The only downside about the car is that it’s not possible to get XWD on a diesel engine. I would’ve bought it in a heartbeat. I would love to have 400Nm and 180 bhp on 4 wheels and I know I’m not the only one. It would definitely sell in Europe. Hopefully Saab is clever enough to make it available in the near future.
If you get a chance, go and test drive this car…
Saab TTiD

BSR tuning for Saab 9-3 TTiD

Swedish tuners and makers of the easiest re-tune module going around, BSR, have added the new Saab TTiD to their list, to awesome effect.
In standard form, the Saab 9-3 TTiD produces 180hp and 400Nm. I drove one of these in Sweden last year at the 9-3 launch and it was pure joy with its dual sports exhaust growling like no other diesel I’d ever driven.
BSR tuneBSR’s new tune will boost the TTiD to 213hp and 450Nm. As you can see on the dyno chart (click to enlarge) the torque is all available down low where you need it.
This gives the TTiD driver a 20% reduction in getting up to overtaking speed, from 80km/h to 140km/h in just 9.1 seconds in fourth gear (vs 11.5 in standard tune). From 80km/h to 110km/h in third takes just 3.3 seconds.
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If you’re unfamiliar with BSR’s stuff, I’ve written about them plenty of times (here, for example). The beauty of the BSR system is that there’s no need to remove your ECU as a part exchange or send it away for re-flashing. The BSR unit connects to your car via cable and downloads the tune information directly. When you want to return your car to it’s original tune, you just hook it up again and away you go.
BSR do tuning for a huge rage of vehicles and their units are available at their own website, or Saab tunes only at Elkparts. There’s a video at the Elkparts link to show how the whole system works.
Thanks Turbin!

Saab 9-3 Viggen Review

Continuing the weekend’s Viggen love-fest…..
If you own or otherwise love the Saab 9-3 Viggen then you’re going to find at least the first part of this review difficult. You may even want to throw something at the screen. Hang in there.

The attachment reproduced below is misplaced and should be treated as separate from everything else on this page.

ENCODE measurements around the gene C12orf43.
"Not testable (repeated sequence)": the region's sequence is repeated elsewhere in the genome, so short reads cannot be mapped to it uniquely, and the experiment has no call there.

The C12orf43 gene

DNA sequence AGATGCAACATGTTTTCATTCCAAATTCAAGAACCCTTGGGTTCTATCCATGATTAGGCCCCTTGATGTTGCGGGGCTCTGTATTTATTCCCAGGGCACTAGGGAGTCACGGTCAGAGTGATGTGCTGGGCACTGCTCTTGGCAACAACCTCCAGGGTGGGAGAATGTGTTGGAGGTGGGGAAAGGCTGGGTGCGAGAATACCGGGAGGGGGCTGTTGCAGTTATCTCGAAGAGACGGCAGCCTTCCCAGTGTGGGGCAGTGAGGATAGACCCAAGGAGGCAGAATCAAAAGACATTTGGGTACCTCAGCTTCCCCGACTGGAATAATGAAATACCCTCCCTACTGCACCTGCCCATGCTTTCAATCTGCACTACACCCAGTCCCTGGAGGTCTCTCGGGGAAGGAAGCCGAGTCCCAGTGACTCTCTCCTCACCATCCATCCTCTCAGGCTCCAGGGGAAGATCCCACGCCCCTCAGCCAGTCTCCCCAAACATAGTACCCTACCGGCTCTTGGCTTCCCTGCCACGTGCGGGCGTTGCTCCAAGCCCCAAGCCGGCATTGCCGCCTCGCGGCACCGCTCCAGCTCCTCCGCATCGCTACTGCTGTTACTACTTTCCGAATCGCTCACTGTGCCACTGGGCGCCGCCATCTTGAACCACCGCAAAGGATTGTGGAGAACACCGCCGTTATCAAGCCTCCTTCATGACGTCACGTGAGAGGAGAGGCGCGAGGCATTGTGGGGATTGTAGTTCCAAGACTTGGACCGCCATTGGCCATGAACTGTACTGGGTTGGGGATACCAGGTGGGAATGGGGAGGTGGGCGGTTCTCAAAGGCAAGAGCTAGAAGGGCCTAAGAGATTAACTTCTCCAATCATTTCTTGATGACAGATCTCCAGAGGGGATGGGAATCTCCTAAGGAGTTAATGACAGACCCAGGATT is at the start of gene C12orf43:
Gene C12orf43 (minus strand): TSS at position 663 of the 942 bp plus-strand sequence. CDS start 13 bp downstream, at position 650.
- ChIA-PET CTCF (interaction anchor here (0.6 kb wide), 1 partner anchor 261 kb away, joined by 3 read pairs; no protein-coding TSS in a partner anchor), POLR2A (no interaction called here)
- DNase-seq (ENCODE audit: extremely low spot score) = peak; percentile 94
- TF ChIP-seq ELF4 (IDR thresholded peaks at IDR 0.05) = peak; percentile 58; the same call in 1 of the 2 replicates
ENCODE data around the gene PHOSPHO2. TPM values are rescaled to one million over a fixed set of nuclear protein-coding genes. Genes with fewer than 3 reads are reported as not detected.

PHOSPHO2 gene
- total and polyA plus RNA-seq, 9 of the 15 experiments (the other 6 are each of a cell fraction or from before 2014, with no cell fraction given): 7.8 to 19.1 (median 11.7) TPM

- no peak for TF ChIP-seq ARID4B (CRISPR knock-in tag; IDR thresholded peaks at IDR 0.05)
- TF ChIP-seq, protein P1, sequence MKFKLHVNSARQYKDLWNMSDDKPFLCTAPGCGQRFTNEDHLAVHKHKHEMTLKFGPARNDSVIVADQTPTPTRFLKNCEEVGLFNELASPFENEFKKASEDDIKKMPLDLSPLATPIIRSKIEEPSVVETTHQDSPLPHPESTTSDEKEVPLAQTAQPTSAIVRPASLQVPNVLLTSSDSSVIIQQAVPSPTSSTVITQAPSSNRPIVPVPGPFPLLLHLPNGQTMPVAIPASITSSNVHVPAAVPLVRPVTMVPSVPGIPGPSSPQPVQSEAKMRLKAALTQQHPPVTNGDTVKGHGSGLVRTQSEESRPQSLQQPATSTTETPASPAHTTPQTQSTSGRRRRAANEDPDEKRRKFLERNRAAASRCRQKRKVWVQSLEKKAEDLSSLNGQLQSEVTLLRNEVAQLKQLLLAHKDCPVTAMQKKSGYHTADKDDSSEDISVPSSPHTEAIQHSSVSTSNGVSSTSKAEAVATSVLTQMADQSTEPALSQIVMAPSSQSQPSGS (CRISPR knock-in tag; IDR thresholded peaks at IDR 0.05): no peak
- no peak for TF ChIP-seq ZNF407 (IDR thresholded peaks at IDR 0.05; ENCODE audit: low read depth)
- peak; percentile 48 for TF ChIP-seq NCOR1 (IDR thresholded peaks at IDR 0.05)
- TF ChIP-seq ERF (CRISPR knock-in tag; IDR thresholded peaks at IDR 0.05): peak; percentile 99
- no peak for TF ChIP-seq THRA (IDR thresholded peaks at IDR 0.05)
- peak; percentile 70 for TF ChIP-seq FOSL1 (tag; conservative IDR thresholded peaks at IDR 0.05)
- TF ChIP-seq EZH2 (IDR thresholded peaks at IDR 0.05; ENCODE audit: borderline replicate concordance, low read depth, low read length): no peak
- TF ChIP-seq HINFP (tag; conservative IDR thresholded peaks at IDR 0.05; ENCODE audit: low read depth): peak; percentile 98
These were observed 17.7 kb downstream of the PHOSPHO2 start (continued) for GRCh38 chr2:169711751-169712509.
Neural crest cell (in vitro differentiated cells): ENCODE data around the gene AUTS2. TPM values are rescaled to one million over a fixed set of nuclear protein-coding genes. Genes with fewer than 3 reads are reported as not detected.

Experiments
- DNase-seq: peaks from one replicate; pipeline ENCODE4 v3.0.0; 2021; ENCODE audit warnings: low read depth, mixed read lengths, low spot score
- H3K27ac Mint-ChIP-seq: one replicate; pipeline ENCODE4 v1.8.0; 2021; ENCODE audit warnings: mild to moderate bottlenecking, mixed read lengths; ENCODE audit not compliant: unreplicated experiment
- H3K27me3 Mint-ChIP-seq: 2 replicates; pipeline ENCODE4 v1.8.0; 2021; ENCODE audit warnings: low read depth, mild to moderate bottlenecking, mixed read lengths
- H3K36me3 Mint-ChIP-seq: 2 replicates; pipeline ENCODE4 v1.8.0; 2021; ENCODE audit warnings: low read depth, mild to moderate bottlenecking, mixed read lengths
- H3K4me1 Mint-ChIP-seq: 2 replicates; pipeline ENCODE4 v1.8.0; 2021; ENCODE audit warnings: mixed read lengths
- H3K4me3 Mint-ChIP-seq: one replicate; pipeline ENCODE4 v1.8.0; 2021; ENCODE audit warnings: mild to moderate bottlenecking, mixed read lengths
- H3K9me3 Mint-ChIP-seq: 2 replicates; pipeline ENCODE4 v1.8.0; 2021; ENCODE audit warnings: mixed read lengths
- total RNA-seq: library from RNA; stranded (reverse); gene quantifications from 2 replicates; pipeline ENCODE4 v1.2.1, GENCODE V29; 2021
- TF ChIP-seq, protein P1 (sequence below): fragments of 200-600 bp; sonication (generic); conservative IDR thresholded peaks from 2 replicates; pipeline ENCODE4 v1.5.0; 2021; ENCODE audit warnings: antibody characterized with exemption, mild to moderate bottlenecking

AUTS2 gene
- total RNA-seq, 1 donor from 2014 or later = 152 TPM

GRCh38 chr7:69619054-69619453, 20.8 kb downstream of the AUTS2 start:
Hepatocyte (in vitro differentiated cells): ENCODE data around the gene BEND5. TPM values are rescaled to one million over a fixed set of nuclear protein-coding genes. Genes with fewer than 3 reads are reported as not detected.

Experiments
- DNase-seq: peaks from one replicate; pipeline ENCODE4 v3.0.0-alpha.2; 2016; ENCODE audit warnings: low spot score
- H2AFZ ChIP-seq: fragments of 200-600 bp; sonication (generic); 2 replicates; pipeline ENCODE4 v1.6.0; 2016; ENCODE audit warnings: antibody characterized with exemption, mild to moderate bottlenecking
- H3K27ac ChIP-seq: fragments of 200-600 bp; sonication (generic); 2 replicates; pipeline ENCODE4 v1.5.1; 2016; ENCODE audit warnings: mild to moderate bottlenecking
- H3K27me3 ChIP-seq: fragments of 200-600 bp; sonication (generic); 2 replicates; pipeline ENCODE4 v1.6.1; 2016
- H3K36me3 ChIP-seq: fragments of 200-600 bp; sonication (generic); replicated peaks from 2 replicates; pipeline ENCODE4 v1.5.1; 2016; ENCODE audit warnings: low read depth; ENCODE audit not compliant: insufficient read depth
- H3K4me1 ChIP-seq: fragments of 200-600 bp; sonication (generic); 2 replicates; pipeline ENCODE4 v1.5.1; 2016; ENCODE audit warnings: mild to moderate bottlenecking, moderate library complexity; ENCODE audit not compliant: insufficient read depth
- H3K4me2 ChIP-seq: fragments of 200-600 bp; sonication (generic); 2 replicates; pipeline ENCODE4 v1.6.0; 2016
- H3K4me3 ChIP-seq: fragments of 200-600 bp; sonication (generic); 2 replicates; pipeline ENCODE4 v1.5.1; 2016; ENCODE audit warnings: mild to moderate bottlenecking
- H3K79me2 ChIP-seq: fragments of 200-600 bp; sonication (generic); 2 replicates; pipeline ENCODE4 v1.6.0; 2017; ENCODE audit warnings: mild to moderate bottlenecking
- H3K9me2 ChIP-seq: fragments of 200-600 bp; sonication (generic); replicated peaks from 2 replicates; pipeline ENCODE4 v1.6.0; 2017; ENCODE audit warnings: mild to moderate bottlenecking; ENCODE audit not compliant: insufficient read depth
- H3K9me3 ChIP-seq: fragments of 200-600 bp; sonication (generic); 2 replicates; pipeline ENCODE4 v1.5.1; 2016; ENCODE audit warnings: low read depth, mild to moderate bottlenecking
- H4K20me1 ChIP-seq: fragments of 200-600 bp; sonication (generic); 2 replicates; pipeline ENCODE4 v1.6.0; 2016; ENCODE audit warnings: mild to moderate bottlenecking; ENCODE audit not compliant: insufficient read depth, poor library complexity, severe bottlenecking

It gets better. Much better, in fact.
The following comes from Fifth Gear’s Modern Classics section.
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The previous generation Saab 9-3 will never go down in history as one of the all-time great classics. Indeed, in Saab circles, the car is positively frowned upon for not having the requisite weirdness, longevity or left-of-centre image as the brand would have liked. Then, of course, there was the simple and unavoidable fact that, under the skin, there lurked the platform and basic running gear of a 1988 Vauxhall Cavalier. Not even a Vectra, but the five-door hatchback beloved of minicab drivers, banger racers and Ispon P40-wielding wheelarch repair fanatics.
To fans of the marque, the previous 9-3 was what could be deemed ‘not a proper Saab’. egatives aside, though, let’s look at what the car did have going for it. First of all, the wheelarches weren’t as rot prone as those on a Cavalier. Secondly, by the time the 9-3 debuted in 1998, there had been some major tweaks to ensure the original platform was at least capable of mixing it with modern traffic, unlike the outwardly identical 900, which used unmodified Cavalier running gear.
Saab 9-3 ViggenThird, and perhaps most importantly, was that despite the creativity-crushing presence of parent firm General Motors (a wilderness that, thankfully, the US giant appears to be slowly withdrawing from), there was still a bunch of hardy enthusiasts plucking away at keeping the traditional virtues of the Saab brand alive and well.
These were men who remembered the days when the 99 and 900 Turbo models not only introduced the world to affordable, accessible turbocharged saloon cars, but also gave a rip-roaring debut to the delights of torque steer, neck-snapping turbo lag and the adrenaline rush of driving a car that, although flawed, was brutally quick and utterly exhilarating.
By day, these same men were churning out interior redesigns to try and disguise the switchgear of old Vauxhalls on silver diesel-powered rep-spec 9-3 hatchbacks, but by night they were busy working on a car that would share its name (and performance characteristics) with a fighter jet.
The work of this covert performance division finally resulted in the 9-3 Viggen, which made its debut in 1999.
Power came from a heavily tweaked version of the 2.3-litre engine used in top-of-the-range 9-3s (and, refreshingly in a GM-policed environment, still exclusive to the Swedish maker), while visual identifiers were suitably subtle, yet noticeable.